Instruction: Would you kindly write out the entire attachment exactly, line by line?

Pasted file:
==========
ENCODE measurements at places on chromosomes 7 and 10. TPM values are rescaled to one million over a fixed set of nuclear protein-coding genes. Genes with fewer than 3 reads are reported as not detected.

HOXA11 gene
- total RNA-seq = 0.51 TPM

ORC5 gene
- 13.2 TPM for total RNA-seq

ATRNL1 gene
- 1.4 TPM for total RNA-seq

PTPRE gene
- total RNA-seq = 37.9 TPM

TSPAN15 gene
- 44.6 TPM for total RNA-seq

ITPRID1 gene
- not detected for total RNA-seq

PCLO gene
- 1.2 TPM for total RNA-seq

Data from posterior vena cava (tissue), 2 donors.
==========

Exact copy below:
ENCODE measurements at places on chromosomes 7 and 10. TPM values are rescaled to one million over a fixed set of nuclear protein-coding genes. Genes with fewer than 3 reads are reported as not detected.

HOXA11 gene
- total RNA-seq = 0.51 TPM

ORC5 gene
- 13.2 TPM for total RNA-seq

ATRNL1 gene
- 1.4 TPM for total RNA-seq

PTPRE gene
- total RNA-seq = 37.9 TPM

TSPAN15 gene
- 44.6 TPM for total RNA-seq

ITPRID1 gene
- not detected for total RNA-seq

PCLO gene
- 1.2 TPM for total RNA-seq

Data from posterior vena cava (tissue), 2 donors.